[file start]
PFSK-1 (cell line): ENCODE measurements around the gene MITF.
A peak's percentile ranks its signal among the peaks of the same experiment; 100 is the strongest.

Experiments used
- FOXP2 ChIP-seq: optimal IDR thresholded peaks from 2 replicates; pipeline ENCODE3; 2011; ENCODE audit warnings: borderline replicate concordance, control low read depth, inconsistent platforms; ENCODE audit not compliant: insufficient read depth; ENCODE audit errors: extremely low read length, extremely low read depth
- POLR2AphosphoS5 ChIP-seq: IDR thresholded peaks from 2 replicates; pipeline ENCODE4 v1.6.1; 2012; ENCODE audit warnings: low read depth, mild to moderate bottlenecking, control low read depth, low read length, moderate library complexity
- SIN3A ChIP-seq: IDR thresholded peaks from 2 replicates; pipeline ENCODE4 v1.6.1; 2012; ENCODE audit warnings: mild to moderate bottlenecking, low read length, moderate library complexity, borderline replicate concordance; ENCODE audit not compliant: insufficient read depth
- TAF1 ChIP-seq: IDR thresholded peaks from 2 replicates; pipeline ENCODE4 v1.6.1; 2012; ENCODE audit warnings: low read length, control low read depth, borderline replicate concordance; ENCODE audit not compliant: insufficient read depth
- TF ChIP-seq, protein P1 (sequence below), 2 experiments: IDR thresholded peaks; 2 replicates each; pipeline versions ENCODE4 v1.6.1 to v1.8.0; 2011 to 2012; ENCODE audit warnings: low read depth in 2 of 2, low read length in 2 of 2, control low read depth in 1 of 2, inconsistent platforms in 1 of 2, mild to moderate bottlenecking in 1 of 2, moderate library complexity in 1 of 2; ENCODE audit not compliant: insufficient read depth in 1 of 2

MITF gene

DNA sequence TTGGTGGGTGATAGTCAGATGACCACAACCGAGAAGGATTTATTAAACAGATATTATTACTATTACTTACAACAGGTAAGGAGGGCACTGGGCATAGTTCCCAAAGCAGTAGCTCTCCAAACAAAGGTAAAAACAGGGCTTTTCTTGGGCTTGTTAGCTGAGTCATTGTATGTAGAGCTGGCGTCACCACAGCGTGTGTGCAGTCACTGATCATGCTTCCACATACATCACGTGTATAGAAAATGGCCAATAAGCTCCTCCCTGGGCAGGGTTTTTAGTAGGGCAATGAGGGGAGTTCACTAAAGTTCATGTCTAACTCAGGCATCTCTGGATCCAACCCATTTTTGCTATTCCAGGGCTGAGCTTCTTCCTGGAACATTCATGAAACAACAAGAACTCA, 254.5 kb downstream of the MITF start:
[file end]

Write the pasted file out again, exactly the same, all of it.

PFSK-1 (cell line): ENCODE measurements around the gene MITF.
A peak's percentile ranks its signal among the peaks of the same experiment; 100 is the strongest.

Experiments used
- FOXP2 ChIP-seq: optimal IDR thresholded peaks from 2 replicates; pipeline ENCODE3; 2011; ENCODE audit warnings: borderline replicate concordance, control low read depth, inconsistent platforms; ENCODE audit not compliant: insufficient read depth; ENCODE audit errors: extremely low read length, extremely low read depth
- POLR2AphosphoS5 ChIP-seq: IDR thresholded peaks from 2 replicates; pipeline ENCODE4 v1.6.1; 2012; ENCODE audit warnings: low read depth, mild to moderate bottlenecking, control low read depth, low read length, moderate library complexity
- SIN3A ChIP-seq: IDR thresholded peaks from 2 replicates; pipeline ENCODE4 v1.6.1; 2012; ENCODE audit warnings: mild to moderate bottlenecking, low read length, moderate library complexity, borderline replicate concordance; ENCODE audit not compliant: insufficient read depth
- TAF1 ChIP-seq: IDR thresholded peaks from 2 replicates; pipeline ENCODE4 v1.6.1; 2012; ENCODE audit warnings: low read length, control low read depth, borderline replicate concordance; ENCODE audit not compliant: insufficient read depth
- TF ChIP-seq, protein P1 (sequence below), 2 experiments: IDR thresholded peaks; 2 replicates each; pipeline versions ENCODE4 v1.6.1 to v1.8.0; 2011 to 2012; ENCODE audit warnings: low read depth in 2 of 2, low read length in 2 of 2, control low read depth in 1 of 2, inconsistent platforms in 1 of 2, mild to moderate bottlenecking in 1 of 2, moderate library complexity in 1 of 2; ENCODE audit not compliant: insufficient read depth in 1 of 2

MITF gene

DNA sequence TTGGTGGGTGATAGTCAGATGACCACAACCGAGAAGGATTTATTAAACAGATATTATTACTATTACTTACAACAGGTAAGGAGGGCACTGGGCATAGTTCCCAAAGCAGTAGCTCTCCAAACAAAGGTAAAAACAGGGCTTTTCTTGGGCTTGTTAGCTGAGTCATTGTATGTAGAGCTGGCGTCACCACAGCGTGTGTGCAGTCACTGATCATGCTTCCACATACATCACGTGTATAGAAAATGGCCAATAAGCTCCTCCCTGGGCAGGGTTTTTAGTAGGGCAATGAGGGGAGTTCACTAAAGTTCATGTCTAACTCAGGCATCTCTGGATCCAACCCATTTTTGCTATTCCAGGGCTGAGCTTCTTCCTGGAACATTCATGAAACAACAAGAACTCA, 254.5 kb downstream of the MITF start: